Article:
Slink Shoal Sluice historical marker

Slink Shoal Sluice (J-90)

Dan River improvements built 1820s by Roanoke Navigation Co. include sluice & wing dams 1/4 mi. E. Rebuilt, 1880s.

Location: US 220 Bypass at Dan River bridge east of Madison
County: Rockingham
Original Date Cast: 1989

Attempts to overcome naturally occurring impediments to commerce and transportation in the early nineteenth century, such as the building of turnpikes, canals, and dams, characterized the era of internal improvements. The Dan River Navigation System constitutes one of the best-preserved examples of a project in North Carolina. The most elaborate and costly navigation improvement structure constructed along the Roanoke and Dan Rivers was the Roanoke Canal, built 1819-1834 between Weldon and Roanoke Rapids. Most of the alterations made to the two waterways during the 1820s and 1830s were sluices and wing dams. Taken as individual structures, they would be of little import, but taken as a whole they represent an important and, at one time vital, transportation system.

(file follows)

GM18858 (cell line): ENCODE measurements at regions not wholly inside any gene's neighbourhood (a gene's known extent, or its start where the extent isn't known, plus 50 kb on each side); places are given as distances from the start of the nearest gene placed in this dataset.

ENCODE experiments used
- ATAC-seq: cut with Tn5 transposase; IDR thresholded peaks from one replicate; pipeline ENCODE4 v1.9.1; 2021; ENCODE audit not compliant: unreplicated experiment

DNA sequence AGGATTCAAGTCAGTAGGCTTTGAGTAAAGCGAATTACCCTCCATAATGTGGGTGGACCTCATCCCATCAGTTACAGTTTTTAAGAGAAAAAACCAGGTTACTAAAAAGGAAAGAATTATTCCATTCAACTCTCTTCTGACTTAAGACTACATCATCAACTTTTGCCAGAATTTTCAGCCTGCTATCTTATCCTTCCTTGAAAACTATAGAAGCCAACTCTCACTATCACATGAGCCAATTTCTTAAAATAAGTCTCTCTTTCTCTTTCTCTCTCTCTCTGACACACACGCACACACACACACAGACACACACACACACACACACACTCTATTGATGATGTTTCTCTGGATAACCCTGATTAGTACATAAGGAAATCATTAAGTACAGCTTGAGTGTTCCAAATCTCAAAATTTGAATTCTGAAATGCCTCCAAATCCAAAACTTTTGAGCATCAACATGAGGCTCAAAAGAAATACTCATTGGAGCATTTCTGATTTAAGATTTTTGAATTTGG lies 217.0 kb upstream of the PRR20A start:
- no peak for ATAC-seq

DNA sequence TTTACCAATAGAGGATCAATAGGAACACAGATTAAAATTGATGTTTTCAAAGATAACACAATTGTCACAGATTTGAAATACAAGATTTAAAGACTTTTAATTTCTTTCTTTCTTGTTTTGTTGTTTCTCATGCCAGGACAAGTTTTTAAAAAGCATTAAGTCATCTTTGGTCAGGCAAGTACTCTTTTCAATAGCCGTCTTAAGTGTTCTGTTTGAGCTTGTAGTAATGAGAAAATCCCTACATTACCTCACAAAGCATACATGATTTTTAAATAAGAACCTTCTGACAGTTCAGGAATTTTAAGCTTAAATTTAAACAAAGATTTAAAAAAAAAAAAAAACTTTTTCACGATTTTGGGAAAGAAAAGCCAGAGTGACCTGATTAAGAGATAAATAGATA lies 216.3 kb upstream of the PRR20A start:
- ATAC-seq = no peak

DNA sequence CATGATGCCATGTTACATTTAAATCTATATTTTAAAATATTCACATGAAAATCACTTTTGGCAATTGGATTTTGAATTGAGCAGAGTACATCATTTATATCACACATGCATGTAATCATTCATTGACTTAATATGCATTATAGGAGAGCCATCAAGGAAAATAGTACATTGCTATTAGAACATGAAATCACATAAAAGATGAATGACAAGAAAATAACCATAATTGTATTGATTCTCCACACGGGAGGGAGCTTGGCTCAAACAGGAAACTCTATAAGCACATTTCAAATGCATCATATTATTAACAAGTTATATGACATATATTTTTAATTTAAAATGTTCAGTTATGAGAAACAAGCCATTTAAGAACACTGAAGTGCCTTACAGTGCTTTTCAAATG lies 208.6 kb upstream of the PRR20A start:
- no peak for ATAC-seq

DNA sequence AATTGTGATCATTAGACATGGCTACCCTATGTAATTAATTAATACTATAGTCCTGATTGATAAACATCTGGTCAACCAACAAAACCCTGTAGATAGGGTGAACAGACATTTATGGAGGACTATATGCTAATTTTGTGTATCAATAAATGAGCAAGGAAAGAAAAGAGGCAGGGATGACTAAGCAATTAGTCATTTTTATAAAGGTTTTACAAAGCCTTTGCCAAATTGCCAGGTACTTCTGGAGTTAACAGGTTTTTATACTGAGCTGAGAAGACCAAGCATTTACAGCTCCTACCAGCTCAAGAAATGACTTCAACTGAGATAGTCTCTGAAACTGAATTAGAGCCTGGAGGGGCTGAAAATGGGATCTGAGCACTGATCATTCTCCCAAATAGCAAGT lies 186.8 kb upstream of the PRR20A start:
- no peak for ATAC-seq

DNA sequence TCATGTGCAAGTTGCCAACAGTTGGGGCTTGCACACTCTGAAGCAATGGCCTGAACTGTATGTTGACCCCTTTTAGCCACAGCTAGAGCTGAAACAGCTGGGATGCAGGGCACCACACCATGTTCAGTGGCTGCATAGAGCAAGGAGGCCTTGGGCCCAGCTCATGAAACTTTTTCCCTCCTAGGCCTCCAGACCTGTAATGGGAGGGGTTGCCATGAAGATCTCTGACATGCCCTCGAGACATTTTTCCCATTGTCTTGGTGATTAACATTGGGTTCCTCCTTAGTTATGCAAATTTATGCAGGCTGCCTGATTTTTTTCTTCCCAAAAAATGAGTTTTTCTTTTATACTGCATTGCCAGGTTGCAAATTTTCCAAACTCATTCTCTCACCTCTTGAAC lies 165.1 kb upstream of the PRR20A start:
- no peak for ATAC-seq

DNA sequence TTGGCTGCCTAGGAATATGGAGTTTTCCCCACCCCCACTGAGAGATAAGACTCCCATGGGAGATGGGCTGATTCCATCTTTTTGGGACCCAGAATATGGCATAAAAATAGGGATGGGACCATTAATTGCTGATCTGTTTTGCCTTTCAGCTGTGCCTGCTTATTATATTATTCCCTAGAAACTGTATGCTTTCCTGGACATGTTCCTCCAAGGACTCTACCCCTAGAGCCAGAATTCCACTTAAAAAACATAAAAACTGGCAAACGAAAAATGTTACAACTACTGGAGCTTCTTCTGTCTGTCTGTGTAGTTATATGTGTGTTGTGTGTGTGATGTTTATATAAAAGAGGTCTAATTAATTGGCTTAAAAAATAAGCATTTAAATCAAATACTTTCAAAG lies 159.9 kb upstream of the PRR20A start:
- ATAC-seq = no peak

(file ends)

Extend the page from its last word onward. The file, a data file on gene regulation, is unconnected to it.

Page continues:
The most significant and best-preserved example of such navigation improvement structures is at Slink Shoal east of Madison on the Dan River as it courses through Rockingham County. Construction was recommended at that site in 1823 by engineer Isaac Briggs. Work by the Roanoke Navigation Company commenced soon thereafter and continued through the antebellum period. What can be seen at the site today, the remnants of an 800 foot long sluice and four sets of long wing dams, is principally the result of expansion or renovation by the federal government, 1884-1885. The remains begin at a point 1,000 feet downriver from the US 220 Bypass bridge and extend for 1,400 feet.

Dan River Navigation System, National Register of Historic Places nomination (1984)
S. T. Abert, “Survey of the Dan River Between Danbury, North Carolina, and Danville, Virginia” (1874)
Lindley S. Butler, “The Dan River Navigation Structures in Rockingham County” (1983)

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